However, the reality of serious betting couldn’t be further from this façade. There is nothing glamorous or admirable about betting recklessly for the sake of grandstanding. It is frankly stupid and will inevitably end in financial failure.

Betting is a mental test that will ruthlessly capitalise on any psychological weaknesses, leading to the reckless chasing of losses and other irrational decision making that has helped make the bookmakers so successful.

Anyone that wishes to be successful at betting needs to remove these misguided notions from their heads and approach betting in a much more emotionally level, calculating and measured manner. It might not make for an exciting movie, but it will at least give them every chance of making the game pay.

It is also my opinion that racing’s shady image in mainstream consciousness is partly due to losing gamblers who look to blame the sport for their losses rather than acknowledge their own shortcomings.

The conclusion often drawn by these losing punters is that it simply can’t be done. If they can’t bet profitably, no one can. It is impossible. This is their way of dealing with their own poor decision-making and/or lack of discipline. Their dissemination of this view only reinforces the negative image betting holds in the wider world.

The objective of this book is to show that, while it is far from easy, through hard work, dedication and iron-clad discipline, winning at betting is within the reach of anyone who wants it enough. Specifically, this book will seek to show that it is possible to win by betting on Irish flat racing and without the benefit of inside information.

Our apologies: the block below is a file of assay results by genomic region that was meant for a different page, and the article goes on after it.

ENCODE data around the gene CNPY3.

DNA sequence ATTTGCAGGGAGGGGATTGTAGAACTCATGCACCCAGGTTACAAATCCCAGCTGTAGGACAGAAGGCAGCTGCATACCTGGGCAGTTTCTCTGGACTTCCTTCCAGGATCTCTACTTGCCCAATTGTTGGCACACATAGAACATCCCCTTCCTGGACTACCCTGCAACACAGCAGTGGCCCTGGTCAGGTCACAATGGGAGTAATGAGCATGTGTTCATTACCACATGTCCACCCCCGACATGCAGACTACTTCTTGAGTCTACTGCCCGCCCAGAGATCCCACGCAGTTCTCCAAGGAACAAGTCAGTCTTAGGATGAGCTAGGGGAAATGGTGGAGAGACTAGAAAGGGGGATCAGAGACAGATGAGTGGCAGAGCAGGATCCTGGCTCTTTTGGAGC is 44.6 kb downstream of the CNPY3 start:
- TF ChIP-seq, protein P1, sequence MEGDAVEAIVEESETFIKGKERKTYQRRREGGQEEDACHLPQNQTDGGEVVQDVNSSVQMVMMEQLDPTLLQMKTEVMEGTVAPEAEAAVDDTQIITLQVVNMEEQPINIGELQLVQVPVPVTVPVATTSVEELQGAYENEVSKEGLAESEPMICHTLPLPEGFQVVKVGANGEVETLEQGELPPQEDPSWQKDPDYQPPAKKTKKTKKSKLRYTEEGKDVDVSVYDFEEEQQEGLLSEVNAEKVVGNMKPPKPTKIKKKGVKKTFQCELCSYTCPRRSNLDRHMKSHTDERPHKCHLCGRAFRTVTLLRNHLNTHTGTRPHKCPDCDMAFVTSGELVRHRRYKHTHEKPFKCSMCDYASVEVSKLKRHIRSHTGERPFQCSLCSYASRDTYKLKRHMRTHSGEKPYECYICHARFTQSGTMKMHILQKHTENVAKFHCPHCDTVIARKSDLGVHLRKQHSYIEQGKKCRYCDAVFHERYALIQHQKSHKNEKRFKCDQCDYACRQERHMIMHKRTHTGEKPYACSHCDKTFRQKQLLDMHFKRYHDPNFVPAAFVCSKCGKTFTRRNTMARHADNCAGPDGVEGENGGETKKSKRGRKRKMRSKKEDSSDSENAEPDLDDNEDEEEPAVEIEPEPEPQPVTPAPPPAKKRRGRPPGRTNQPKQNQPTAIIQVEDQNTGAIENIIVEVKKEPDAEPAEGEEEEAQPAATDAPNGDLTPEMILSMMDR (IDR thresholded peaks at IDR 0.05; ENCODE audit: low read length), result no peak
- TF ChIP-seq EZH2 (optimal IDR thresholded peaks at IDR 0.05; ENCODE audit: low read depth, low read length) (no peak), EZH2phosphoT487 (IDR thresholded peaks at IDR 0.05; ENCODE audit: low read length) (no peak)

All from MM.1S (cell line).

Confining the book to Irish flat racing is an important distinction, asover the years it has become apparent to me that Irish racing has a relatively poor reputation among the betting community. Many otherwise well-informed punters regard Irish racing as, at best, difficult to work out and, at worst, lacking in integrity and to be avoided as a betting medium.

The betting exchange website Betfair has a lively forum where punters share opinions in a very forthright manner. A quick glance at any discussion there involving Irish racing will show how many regular punters regard Irish racing – full of crooked trainers, bent jockeys, dodgy stewards and shady bookmakers. The general viewpoint is that Irish racing is an insider’s benefit, a sport on which only those with inside information can make money when it comes to betting.

The goal of this book is to completely dispel this myth; to prove that not only can money be made by betting on Irish racing without inside information and without elaborate betting strategies, but that it is one of the most attractive and profitable racing jurisdictions in which to bet.

The other hope is that this book communicates the utmost importance of having the right mental approach to betting. Betting and the mainstream portrayal of it sets many mental traps for people that can lead to reckless decision making and associated consequences. However, no matter what skill level one possesses or how seriously one takes their betting, having the right mental approach will give them every chance of doing as well as their skill level allows and not fall into the aforementioned traps.

Unlike other books on this subject, as well as discussing the methodologies, theories and specific techniques of what is just one way to pursue profitable betting on Irish racing, it will also lay out in detail every bet which I placed during the 2013 flat racing season, documenting all the highs and lows along the way. In contrast with other books containing specific bet details, my bets do not have to be taken on trust by the reader, as my full betting records have been supplied to and verified by The Irish Field newspaper.